The following was originally published by the Shenzhen Daily.
Two weekends ago, I spent a couple of days helping a friend look for an apartment. She is a young professional whose company relocated from Shanghai to Shenzhen. However, our excitement over her move quickly gave way to despair after looking at over a dozen apartments over two days. Everything less than 7,000 yuan (US$1,097.6) was falling apart and located too far from any metro stations. She finally found a very small, one-bedroom apartment for 6,000 yuan. When I moved to the city two years ago, we had a comfortable two-bedroom apartment close to a metro station for 4,500 yuan.
Shenzhen is quickly becoming known as the city with the worst landlords. I have lived in the city for only two years but am on my third landlord. The first apartment we had for 4,500 yuan, the owner sold it as soon as our contract was up, and so we had to leave. The second apartment we rented, we told the house owner that we wanted a long-term rental because we are expecting a baby. The house owner agreed and signed a two-year contract. We were only in the apartment for two months when she messaged us and told us she was selling the apartment. The new house owner keeps saying she wants us to leave so she can move into it, but she has thus far refused to give us a move-out date. This means we have now been in our apartment for over a year but haven’t been able to “settle.” We can’t completely unpack, hang pictures on the wall, or decorate the baby’s room.
After my bad experiences with my landlords and apartment hunting with my friend, I had considered writing about this problem for the newspaper, but then I found out that one of our regular contributors had already decided to write about it. However, I was dismayed by his lack of accountability as a landlord.
In last week’s opinion piece entitled “Soaring housing prices hurt SZ,” Wu Guangqiang said that Shenzhen’s housing prices are too high, which I agree with. But then he went on to relate his experience as a landlord: “The apartment we bought in 1989 is only 64 square meters in area. Since we moved to a larger unit in 2005, my wife has been in charge of leasing the original one. The initial rent was 1,000 yuan and it gradually grew to 1,500, 2,000, and 2,500 until it had hit 4,000 by the end of July this year. All of a sudden, rent prices saw another leap in July, and the price of my old, tiny flat jumped from 4,000 to 5,000… The only thing I know for sure is that the young men who rented my apartment were forced to move out and look for something smaller and cheaper.”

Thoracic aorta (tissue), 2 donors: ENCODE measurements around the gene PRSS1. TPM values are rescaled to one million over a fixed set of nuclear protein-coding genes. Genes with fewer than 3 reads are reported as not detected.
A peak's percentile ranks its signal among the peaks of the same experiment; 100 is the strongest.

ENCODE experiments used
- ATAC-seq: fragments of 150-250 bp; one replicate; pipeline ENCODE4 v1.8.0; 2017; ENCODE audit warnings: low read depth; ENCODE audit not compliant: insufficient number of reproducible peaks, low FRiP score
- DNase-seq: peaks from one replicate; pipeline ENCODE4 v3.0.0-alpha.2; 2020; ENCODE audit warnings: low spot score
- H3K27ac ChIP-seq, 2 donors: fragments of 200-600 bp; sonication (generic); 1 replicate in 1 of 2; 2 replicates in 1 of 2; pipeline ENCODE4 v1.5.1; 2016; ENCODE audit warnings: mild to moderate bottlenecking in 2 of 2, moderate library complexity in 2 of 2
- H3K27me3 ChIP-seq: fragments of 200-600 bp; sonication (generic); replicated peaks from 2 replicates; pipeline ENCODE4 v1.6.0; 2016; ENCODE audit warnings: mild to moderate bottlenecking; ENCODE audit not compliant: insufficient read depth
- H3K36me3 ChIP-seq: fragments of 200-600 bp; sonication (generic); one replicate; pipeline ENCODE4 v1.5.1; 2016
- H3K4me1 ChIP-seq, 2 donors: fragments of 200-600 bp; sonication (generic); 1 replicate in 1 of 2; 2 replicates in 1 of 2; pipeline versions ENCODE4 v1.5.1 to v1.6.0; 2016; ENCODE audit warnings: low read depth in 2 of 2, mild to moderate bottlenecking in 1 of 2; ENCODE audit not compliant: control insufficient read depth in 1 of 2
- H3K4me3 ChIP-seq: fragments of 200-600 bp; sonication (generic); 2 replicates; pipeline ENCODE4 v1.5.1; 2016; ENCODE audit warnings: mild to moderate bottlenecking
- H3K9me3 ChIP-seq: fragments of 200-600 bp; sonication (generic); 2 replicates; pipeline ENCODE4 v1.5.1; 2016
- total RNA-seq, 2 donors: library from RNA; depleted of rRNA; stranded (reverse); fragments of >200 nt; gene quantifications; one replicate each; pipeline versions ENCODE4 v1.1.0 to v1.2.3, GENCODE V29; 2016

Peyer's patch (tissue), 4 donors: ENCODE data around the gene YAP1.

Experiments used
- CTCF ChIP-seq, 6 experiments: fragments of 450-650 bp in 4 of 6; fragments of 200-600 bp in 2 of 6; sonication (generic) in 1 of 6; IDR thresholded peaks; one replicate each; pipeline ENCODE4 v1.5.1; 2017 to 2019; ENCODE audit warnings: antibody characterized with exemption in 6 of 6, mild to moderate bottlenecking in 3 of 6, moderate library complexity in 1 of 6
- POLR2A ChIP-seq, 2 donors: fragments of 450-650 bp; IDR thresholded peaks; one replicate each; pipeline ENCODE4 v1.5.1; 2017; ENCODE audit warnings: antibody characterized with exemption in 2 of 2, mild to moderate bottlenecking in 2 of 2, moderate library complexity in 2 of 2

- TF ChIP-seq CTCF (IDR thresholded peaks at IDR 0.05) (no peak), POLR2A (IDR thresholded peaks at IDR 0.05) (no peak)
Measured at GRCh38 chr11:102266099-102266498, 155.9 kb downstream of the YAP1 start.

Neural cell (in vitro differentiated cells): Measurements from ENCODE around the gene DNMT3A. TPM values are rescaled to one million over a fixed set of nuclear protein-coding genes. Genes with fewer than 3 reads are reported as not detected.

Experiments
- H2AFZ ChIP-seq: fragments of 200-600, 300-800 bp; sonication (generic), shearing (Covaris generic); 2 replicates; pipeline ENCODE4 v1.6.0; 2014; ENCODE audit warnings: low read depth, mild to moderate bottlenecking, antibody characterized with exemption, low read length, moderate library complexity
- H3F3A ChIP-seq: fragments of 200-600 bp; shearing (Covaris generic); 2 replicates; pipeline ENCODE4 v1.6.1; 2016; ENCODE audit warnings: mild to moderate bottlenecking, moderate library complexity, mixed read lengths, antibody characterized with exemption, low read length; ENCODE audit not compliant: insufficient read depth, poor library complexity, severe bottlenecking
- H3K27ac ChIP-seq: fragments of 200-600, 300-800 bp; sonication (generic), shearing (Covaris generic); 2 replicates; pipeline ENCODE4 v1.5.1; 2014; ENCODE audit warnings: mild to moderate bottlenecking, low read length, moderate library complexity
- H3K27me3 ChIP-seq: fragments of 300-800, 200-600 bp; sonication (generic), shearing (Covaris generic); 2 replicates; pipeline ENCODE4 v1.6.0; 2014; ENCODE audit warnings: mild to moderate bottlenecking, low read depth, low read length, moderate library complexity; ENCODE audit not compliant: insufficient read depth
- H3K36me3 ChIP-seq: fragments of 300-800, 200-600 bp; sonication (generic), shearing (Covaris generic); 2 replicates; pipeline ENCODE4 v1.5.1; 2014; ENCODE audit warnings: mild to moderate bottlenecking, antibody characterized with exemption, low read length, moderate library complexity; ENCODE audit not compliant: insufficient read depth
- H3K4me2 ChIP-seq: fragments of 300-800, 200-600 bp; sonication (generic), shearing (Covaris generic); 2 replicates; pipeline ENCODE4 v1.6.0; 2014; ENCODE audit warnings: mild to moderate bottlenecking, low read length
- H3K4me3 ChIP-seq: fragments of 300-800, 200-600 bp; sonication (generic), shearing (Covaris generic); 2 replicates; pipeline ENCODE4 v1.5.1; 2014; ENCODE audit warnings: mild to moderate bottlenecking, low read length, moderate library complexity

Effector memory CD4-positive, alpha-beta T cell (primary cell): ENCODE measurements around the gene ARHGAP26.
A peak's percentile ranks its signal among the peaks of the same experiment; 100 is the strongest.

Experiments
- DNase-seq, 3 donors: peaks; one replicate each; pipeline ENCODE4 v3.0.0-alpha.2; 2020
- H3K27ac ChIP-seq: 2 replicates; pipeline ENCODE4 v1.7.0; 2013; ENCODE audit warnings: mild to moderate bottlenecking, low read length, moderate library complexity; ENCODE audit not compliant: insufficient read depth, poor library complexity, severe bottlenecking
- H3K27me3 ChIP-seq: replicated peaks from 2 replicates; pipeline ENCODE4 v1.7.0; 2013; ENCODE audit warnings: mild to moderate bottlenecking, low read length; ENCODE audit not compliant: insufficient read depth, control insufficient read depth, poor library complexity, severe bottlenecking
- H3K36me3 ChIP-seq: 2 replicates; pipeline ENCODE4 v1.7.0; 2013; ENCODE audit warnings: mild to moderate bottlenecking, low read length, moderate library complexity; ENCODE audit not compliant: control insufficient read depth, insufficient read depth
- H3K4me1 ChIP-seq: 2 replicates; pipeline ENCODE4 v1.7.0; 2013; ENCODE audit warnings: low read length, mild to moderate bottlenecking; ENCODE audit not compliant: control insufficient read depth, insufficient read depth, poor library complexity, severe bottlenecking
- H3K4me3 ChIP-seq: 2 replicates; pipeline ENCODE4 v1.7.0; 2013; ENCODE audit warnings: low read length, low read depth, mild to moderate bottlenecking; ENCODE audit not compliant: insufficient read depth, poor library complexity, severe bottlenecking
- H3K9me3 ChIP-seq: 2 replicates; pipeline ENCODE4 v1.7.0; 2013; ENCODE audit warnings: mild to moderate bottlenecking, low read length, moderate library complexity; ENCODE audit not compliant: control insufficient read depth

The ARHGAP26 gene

We have a saying in America, “If you aren’t part of the solution, you are part of the problem.” No one forced you, Mr. Wu, to raise the rent on the apartment and kick those tenants out. When you complain about rent in the city being too high, you as a landlord are the one who sets those prices. You are the only person responsible for your rental prices.
I find it interesting that Mr. Wu’s solution to this problem is for the government to get involved. He said, “Unless Shenzhen’s government does something to curb the overheating housing prices, Shenzhen will suffer, rather than benefit, from the runaway prices.” What exactly do you want the government to do? Do you really want the government to tell you how to rent out your own property? Do you want the government to tell you whom you have to rent your property to? Should the government just abolish private property? Is it so hard to be a responsible landlord that you need the government to tell you how to do it?
This is kind of like dropping garbage on the ground and then saying, “The government should really do something to stop me from littering.”
If the rental prices in Shenzhen are too high, be a better landlord and lower your rent. It is that simple.